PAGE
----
Stars: Ben Whishaw, Romola Garai, Dominic West, Anna Chancellor
Abi Morgan
Coky Giedroyc
BBC America, Wednesdays @ 10 PM
Airdate (U.S.):
August 17, 2011

Before the days of TV cable, American audiences got fare made by the BBC on PBS on MASTERPIECE THEATRE and MYSTERY! The shows that turned up on both of these programs were often wonderful, full of memorable characters and fascinating stories and gorgeous period detail. THE HOUR, a six-part series that debuted on BBC America (it just concluded its run in the U.K. on BBC) would fit beautifully on either showcase. Set in the world of 1956 British TV journalism – a form still beset with growing pains – THE HOUR folds in international crisis, murder, love triangles and professional ambition as the protagonists strive to discover what is going on as they simultaneously struggle with how they should present the truth to the public.

We meet news writer Freddie Lyon (Ben Whishaw) as he’s preparing his pitch for a new kind of news series – he’s quite open about his belief (shared by the viewer) that the news of the day is so stodgy as to induce narcolepsy. Freddie wants to see something exciting and honest and immediate on the television. He gets his wish, but not in the way he expects.

The new program, “The Hour,” will be produced not by Freddie, but by his best friend (who he loves in secret) Bel Rowley (Romola Garai). Bel keeps Freddie on as a news writer/researcher, but the network gives her anchorman Hector Madden (Dominic West), who trades on his socially acceptable good looks, charm and class status to go after whatever he wants – including Bel. Meanwhile, the British government is on the verge of a military conflict withEgyptand the murder of a professor is somehow tied to the anxieties of Freddie’s childhood friend Ruth Elms (Vanessa Kirby), who fears that “they” will kill her.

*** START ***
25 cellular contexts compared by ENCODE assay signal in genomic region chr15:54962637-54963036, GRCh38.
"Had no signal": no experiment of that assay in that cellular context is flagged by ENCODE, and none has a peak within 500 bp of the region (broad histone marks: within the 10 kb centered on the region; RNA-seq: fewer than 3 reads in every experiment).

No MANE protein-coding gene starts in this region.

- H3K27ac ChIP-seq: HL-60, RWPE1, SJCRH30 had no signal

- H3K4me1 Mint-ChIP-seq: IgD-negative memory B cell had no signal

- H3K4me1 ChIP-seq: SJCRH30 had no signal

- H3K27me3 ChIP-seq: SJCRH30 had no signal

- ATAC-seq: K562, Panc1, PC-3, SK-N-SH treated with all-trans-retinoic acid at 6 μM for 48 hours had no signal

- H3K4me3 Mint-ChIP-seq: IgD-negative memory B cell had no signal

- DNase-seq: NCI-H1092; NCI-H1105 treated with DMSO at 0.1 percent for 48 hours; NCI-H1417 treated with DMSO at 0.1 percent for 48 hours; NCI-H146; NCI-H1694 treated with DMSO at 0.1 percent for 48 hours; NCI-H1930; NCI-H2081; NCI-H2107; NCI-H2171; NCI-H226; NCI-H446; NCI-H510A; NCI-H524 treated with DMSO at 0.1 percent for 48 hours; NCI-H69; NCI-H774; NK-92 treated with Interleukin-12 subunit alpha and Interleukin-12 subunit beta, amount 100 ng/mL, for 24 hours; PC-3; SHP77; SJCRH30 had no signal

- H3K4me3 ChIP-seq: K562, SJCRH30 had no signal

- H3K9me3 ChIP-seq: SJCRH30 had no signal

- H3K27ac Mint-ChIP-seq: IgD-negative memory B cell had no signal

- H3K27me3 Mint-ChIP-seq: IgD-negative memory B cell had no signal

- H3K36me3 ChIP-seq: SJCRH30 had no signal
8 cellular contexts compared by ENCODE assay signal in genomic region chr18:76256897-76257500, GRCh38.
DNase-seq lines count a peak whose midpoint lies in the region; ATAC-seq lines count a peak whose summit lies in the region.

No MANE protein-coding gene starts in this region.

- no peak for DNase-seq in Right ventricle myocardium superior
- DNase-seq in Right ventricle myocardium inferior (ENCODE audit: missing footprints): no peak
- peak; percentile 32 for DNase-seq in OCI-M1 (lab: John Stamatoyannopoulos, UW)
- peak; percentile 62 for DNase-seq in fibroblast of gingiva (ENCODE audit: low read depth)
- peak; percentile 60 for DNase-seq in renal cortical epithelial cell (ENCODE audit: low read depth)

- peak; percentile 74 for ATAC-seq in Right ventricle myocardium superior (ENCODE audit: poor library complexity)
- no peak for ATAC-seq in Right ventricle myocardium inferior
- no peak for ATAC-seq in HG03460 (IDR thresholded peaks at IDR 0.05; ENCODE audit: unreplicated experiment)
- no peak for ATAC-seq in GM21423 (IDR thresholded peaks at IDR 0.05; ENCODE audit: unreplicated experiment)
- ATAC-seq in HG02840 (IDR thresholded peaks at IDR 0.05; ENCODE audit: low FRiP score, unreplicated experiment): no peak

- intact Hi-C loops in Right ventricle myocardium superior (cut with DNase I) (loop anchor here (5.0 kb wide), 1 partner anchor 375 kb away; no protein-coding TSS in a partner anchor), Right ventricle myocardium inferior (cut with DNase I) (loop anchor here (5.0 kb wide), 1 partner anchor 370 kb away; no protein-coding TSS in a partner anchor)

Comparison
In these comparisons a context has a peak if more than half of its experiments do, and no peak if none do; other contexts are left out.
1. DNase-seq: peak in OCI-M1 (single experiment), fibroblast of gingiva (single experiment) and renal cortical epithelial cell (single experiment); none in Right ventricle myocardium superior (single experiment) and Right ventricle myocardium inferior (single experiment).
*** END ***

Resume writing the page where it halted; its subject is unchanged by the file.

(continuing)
This is a lot to absorb, but series creator Abi Morgan’s script keeps us straight as to who’s who, sounding erudite yet entertaining. The writing is pitched to us, not above us. After a number of shows set in past eras that stick women on the sidelines in the name of historical accuracy, it’s also refreshing to have a few female characters who have direct impact on the plot (which is also historically accurate). How all the pieces fit together remains to be seen, but the murder aspect certainly gets us wondering who knows what about which secrets.

The casting is superb. Garai is very likable as the professionally forward-thinking, personally vulnerable Bel, and Whishaw has a terrific mixture of wit, bile, insecurity and doggedness as Freddie. West is entirely on pitch as the egotistic but engaging Hector. The supporting cast is filled with splendid actors, including Anna Chancellor, Anton Lesser, Oona Chaplin, Ken Bones, Juliet Stevenson and Tim Pigott-Smith, with TORCHWOOD’s Burn Gorman as a very cool killer.

There is something enormously satisfying about knowing that British TV drama/mystery is being done in the present with all the skill, ingenuity and watchability that we remember from the past. Well done, THE HOUR – we look forward to more.


Click on Link: Exclusive Interview with THE HOUR creator Abi Morgan

Article Source: Assignment X
Article: Review: THE HOUR – Series 1 – “Episode 1”

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